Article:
Note: In order to be considered for a possible switch to the Ph.D. program or for financial support, a student with an MS degree in Materials Science or someone showing great promise during the M.S. program needs to apply to the Ph.D. Program.
The Ph.D. program emphasizes development of the ability to generate novel research results in Materials Science. Individuals with a Bachelor’s degree in any major, with an interest in Materials Science are encouraged to apply. The course work typically consists of at least 10 graduate level courses that cover a wide range of topics, including Biology, Chemistry, Physics, Economics, Business, Biomedical Engineering, Chemical Engineering, Mechanical Engineering, Civil Engineering, Electrical engineering, and Materials Science and Engineering. After completing the necessary course work and a sequence of examinations, a Ph.D. candidate must complete a dissertation that makes an original contribution to the field of Materials Science.
The Ph.D. requires a minimum of 30 credits of content coursework beyond the baccalaureate, or no less than 15 credits of content coursework beyond the master’s degree. An individual plan of study is developed by the student and their Advisory Committee. Courses in the following departments are considered: Biology, Chemistry, Physics, Economics, Business, Biomedical Engineering, Chemical Engineering, Mechanical Engineering, Civil Engineering, Electrical engineering, and Materials Science and Engineering.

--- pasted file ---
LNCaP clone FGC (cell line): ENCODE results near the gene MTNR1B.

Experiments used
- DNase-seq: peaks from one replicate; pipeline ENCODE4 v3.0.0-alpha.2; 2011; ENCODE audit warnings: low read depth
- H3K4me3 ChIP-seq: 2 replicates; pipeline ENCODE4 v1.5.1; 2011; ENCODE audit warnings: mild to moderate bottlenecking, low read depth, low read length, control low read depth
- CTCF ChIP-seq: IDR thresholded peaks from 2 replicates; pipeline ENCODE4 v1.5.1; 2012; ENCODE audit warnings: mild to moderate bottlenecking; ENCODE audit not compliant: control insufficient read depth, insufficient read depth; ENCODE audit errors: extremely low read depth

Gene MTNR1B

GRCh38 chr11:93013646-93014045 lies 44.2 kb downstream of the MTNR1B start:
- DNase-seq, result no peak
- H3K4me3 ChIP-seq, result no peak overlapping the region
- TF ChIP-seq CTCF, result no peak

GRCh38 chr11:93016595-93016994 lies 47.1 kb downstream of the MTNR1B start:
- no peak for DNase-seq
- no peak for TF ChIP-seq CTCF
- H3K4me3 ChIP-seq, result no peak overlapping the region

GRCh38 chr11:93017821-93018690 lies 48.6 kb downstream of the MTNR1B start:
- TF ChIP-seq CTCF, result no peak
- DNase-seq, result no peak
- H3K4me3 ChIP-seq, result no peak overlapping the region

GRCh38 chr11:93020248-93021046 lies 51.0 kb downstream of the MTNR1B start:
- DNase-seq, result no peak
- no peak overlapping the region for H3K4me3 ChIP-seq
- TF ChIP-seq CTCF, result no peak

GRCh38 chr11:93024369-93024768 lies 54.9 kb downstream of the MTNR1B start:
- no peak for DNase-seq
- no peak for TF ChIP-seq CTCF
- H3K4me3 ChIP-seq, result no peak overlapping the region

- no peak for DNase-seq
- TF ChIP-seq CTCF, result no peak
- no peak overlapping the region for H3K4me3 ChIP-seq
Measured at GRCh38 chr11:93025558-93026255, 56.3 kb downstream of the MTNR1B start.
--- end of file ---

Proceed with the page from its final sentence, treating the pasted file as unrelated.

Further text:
There are no specific required courses. In general, Ph.D. students must take graduate level courses that are approved by the major advisor of a student, as well as the student’s advisory committee. The materials science program has no requirement on foreign languages.
The first formal requirement for the Ph.D. degree is passing the General Examination. The General Examination consists of a written exam which is an original proposal that is different than the dissertation, but may be related. If the student passes the written exam, they are then asked to prepare for an oral examination. The oral exam consists of any aspect of course work, the written exam questions, and the proposal, research progress, or combinations of these.
The preparation of a dissertation then follows, where the student must present an original contribution to the general area of Material Science. The final requirement is a defense of the Ph.D. dissertation before the Ph.D. advisory committee, students an anyone else interested in attending. The exam consists of a presentation by the student, questions of the students and audience, and then a closed session of questions from the Advisory Committee.
Note: The Materials Science expects every Ph.D. student to strive to finish his or her study within 5 years. The Department may provide up to 5 years of financial support.